Key changes for income and property tax in France in 2024

Increase in both property taxes could hit households but income tax band changes are favourable to most - and some beneficial schemes have been renewed

Households will likely see budgets affected by the tax changes
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Rise in taxe foncière

A rise in taxe foncière, France’s main property tax, is expected for 2024.

The exact figure is not yet known, but it will rise by at least 3.9% across the board, and some communes will face additional increases if local councils vote in favour.

The tax is calculated based on the theoretical rental value of the land a property is situated on, and is tied to inflation. It applies to owners of residential property in France.

Read more: Taxe foncière French property tax: what rises to expect in 2024?

Over 2,000 communes can charge additional second-home tax

From January 1, 2,200 new communes can charge an additional levy on the taxe d'habitation, France’s other main property tax, which now is only levied on second homes.

The additional surcharge is applicable in thousands of communes classed as facing home shortages, mostly in the south and west of France.

An additional surcharge of 5% to 60% can be levied.

Local authorities will still have to vote on levying the charge, which means it will not appear in all communes where it can now potentially be collected.

Strong tax reduction for donations maintained

Those who pay income tax can benefit from tax reductions by donating money to charities, with the current 75% reduction maintained until December 2026.

This means for every €1,000 donated to a charity, you can claim up to €750 back in tax deductions.

However, there is a limit on this, with the reductions only applying on donation/s equalling €1,000 overall per year in 2024, 2025, and 2026.

New income tax bands

France’s income tax bands increased by 4.8% (on income received in the 2023 year).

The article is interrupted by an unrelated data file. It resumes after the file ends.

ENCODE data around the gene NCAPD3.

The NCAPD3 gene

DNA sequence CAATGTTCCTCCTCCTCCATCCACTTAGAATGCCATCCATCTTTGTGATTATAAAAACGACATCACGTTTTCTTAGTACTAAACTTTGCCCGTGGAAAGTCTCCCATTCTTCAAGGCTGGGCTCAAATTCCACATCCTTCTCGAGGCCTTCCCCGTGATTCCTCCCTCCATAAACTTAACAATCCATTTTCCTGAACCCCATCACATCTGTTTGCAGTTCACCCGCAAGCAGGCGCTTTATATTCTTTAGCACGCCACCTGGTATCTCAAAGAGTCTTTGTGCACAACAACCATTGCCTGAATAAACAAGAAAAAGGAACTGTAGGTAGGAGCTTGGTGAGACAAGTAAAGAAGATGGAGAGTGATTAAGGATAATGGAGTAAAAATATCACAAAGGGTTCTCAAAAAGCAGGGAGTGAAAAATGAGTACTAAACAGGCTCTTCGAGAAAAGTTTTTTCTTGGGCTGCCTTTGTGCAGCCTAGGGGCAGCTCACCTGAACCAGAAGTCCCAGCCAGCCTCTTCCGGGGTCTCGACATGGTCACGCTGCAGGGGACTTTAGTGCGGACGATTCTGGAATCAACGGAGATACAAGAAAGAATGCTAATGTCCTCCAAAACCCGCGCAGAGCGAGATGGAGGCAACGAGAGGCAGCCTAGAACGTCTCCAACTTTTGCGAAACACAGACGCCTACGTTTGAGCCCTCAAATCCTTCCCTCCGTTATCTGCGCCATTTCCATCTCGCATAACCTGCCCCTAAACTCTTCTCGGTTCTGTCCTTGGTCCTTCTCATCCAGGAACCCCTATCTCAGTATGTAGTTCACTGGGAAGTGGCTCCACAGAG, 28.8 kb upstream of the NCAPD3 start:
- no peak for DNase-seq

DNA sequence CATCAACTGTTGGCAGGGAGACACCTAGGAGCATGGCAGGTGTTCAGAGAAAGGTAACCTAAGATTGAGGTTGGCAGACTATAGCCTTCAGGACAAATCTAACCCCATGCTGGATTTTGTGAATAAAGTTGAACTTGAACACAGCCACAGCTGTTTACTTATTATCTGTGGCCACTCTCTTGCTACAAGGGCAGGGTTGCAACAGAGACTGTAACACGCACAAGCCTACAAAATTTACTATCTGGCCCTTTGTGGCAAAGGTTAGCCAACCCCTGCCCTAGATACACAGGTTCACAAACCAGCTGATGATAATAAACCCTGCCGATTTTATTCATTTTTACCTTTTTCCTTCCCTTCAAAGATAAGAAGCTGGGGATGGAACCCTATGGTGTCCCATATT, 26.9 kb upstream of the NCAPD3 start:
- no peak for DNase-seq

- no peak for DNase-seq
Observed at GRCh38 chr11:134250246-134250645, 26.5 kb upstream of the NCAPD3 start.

As this is likely to be higher than the levels of inflation recorded in 2023, it should in theory benefit households, who may not fall into lower tax brackets even if receiving a pay rise.

Anyone whose pay did not increase by more than 4.8% in the year will see the amount of tax they pay fall compared to the previous year.

Read more: See: The new income tax bands for France

Tax exemption on tips

Those who collect tips from their job (such as hotel and service industry workers), will continue to be exempt from paying income tax or social security on them.

The exemption applies to tips up to 20% of a person’s gross annual salaried income over the course of a year – tips earned after this threshold will still be taxed.

The measure was introduced in 2022, and will be debated in parliament in October before potential changes in 2025.

It is aimed at stopping tips becoming a partial replacement of a person’s salary,

No change to tax credit scheme

Potential changes to the immediate advance tax credit scheme (d’avance immédiate de crédit d’impôt) were included in the Social Security Financing Bill, discussed last year.

However, these changes, crucially including a lowering of the €6,000 limit on using the credits, will not be implemented in 2024.

Around one million households use the credits for personal services such as gardening and tutoring.

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